WATCH - Stipe Miocic etches himself into history with dramatic first round KO of Junior Dos Santos at UFC 211
It was as emphatic as it was impressive. Stipe Miocic used his hammers to knock Junior Dos Santos out in the first round of their UFC heavyweight fight in Dallas last night and retain his title, despite damage he received from kicks to his lead leg.
His urgency was extraordinary, as he knew he was hurt. Miocic remains a fighter who is calmness personified and with this second defence of his UFC heavyweight crown he also avenged defeat in 2014 to the Brazilian.
"It's terrible. My shin really hurt," he said. But he had Dos Santos on the run and simply got the job done.
Next up? "My kitchen is getting done at home." One of the best answers ever.
Stipe Miocic has finished his last 5 opponents:— #UFC211 (@btsportufc) May 14, 2017
TKO vs. Hunt
TKO vs. Arlovski
KO vs. Werdum
KO vs. Overeem
TKO vs. JDS pic.twitter.com/pzf7uksQTb
What a devastating fighter Miocic, of Ohio, is, and he may well have the skills to hold this belt for some time, and break records as never before in the division whose title has changed hands so frequently in history.
In the second of the title fights in Dallas, Joanna Jędrzejczyk made her fifth - and toughest yet - defence of the UFC women's strawweight crown, dominating the stand-up against the bullish Jessica Andrade, who always looked dangerous.
The champion punctuated leg after leg kick, with measured jabs and counters, slowing the movement of the little tank constantly advancing on her. It was technically brilliant from the Polish fighter. Yet Andrade never relented. Through three rounds, the champion dominated, and in the fourth, a sublime five minutes with heavy shots and elusive movement. An incredible display. Head kicks, jab, body shots, masterful and technically brilliant , 215 strikes landed -- almost four times as many as the challenger.
The champion moved to 14-0. "There is one strawweight champion, and no one is taking this belt from me," said Jędrzejczyk, who is peerlessly the women's No 1 pound for pound.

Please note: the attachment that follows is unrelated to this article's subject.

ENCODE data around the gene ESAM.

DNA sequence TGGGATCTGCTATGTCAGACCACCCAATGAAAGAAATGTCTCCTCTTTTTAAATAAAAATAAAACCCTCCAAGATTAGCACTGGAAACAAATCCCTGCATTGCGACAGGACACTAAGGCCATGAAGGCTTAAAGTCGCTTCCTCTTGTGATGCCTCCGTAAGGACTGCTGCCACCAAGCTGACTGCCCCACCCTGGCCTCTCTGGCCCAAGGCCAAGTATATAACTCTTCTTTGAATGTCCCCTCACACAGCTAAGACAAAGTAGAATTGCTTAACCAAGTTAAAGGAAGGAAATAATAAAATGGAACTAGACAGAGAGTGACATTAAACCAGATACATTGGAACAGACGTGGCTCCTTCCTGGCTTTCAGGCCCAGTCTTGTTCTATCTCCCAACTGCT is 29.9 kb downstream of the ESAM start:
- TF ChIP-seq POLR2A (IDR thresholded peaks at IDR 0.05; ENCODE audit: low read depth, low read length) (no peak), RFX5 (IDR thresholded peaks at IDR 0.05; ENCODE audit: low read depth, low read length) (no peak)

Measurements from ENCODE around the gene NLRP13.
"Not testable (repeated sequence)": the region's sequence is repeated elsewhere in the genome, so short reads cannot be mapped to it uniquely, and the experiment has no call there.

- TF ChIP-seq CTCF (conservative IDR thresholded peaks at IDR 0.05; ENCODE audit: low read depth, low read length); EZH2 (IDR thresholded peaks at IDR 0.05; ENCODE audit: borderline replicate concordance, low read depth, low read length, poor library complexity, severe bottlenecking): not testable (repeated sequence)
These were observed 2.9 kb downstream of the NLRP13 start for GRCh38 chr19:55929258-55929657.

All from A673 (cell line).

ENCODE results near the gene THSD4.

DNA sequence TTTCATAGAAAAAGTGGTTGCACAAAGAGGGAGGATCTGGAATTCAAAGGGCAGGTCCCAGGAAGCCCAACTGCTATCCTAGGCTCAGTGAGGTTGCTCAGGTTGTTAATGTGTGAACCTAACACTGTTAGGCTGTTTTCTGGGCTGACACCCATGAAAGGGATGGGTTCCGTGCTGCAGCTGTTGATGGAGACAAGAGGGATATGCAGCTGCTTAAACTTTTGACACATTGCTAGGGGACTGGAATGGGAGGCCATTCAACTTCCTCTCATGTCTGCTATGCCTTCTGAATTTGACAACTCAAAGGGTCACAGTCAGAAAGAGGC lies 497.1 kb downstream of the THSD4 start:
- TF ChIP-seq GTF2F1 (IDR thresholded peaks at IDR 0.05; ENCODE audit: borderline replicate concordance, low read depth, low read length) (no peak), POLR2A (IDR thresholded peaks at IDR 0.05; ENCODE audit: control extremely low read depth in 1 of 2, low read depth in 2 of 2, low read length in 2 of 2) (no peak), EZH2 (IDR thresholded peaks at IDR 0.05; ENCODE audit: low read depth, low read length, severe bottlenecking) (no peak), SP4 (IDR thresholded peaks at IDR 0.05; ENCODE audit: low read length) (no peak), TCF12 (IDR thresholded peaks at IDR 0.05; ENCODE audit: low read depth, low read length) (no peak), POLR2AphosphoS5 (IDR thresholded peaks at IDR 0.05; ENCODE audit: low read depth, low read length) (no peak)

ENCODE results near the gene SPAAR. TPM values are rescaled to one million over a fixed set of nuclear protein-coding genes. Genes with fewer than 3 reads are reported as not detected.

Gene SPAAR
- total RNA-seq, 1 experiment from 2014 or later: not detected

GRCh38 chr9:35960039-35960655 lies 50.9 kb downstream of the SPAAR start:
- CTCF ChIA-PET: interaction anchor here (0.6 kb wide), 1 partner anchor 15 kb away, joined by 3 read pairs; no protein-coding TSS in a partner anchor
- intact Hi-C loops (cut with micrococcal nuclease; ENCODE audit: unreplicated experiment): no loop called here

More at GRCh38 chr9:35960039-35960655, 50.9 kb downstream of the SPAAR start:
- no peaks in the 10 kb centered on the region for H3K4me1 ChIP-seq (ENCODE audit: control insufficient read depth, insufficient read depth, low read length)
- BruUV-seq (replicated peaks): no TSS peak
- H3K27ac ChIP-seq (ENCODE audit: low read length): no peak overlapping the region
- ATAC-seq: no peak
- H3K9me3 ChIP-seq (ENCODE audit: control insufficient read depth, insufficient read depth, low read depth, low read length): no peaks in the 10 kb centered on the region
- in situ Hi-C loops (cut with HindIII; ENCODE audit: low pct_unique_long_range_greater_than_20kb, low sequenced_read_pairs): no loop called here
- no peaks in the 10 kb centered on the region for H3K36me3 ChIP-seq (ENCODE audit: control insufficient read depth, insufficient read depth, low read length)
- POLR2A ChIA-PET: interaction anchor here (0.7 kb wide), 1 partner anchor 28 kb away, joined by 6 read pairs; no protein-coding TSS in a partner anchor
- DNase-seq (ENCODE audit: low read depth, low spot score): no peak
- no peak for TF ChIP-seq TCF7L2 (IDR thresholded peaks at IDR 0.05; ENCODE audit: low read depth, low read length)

Andrade asked for her girlfriend's had in marriage from the Octagon. She got the thumbs up from the lady in the plush seats. How could it be a 'no' after commitment like that ?
Demian Maia used his jiu-jitsu to get himself through a very tough fight with Jorge Masvidal, and will face Tyron Woodley next in a bid to win the UFC welterweight title. It was a strange fight of two halves, the Brazilian wrapping Masvidal up on the ground, while his opponent, an accomplished striker, dominated the stand-up. For me, Maia did just enough to take two rounds. Hence, it was split by the judges. No surprise, really, given Masvidal's resilience on the ground.
Maia said: “He came really prepared and I was really surprised. I thought it was going to be hard to deal with his standup and to maybe take him down. But, I thought that once I had him on the ground I would be able to submit him. He was really well trained and very ready for my submissions. Dana (White, the UFC President) said after that I have the next title fight, so I’m really happy and I will now get ready to fight for the title. I would like to rest a little, take a couple months off and then we’ll figure out when that fight will be.”
Also on the main card, Frankie Edgar, the former lightweight champion, used his wrestling skills to nullify the dangerous young striker Jair Rodriguez, winning by doctor stoppage after two rounds with the Mexican's left eye purpled and swollen closed. Edgar is sure to fight the winner of Jose Aldo and Max Holloway who compete for the undisputed 145-pound title. Holloway's movement and transitions, iron-clad chin and pinpoint striking, for me, will win the Hawaiian the belt; and I also believe Holloway will be successful defending it against Edgar. Styles make fights, and Holloway has the style as one of the most improved fighters in the UFC during the last two years.
It appeared that Eddie Alvarez ought to have been disqualified for an illegal knee in the second round of a thriller against Dustin Poirier at lightweight. The former 155lb champion landed an illegal knee to the head of Poirier while his hands were on the canvas on his knees but referee Herb Dean, calling a halt to the action and after consulting with UFC vice president of Regulatory Affairs Marc Ratner, called the final knee an 'unintentional foul', and therefore he saw to as a 'No Contest'.
Not in my book. But there was great sportsmanship from Poirier who implored the Dallas crowd not to boo the Philadelphian. They will go at it again, for sure. Up until that point, Poirier had been clean and technical with his striking in the opening stanza, with Alvarez hurt in the second but showing incredible heart to somehow maintain his composure and counter strike, hurting Poirier before another dissatisfying end to a contest through 'knee confusion'.
Overall, though, this was a welcome return to a greatly entertaining UFC card. And having known former UFC matchmaker Joe Silva for many years, it was a delight to hear during the event that he will be inducted into the UFC Hall of Fame.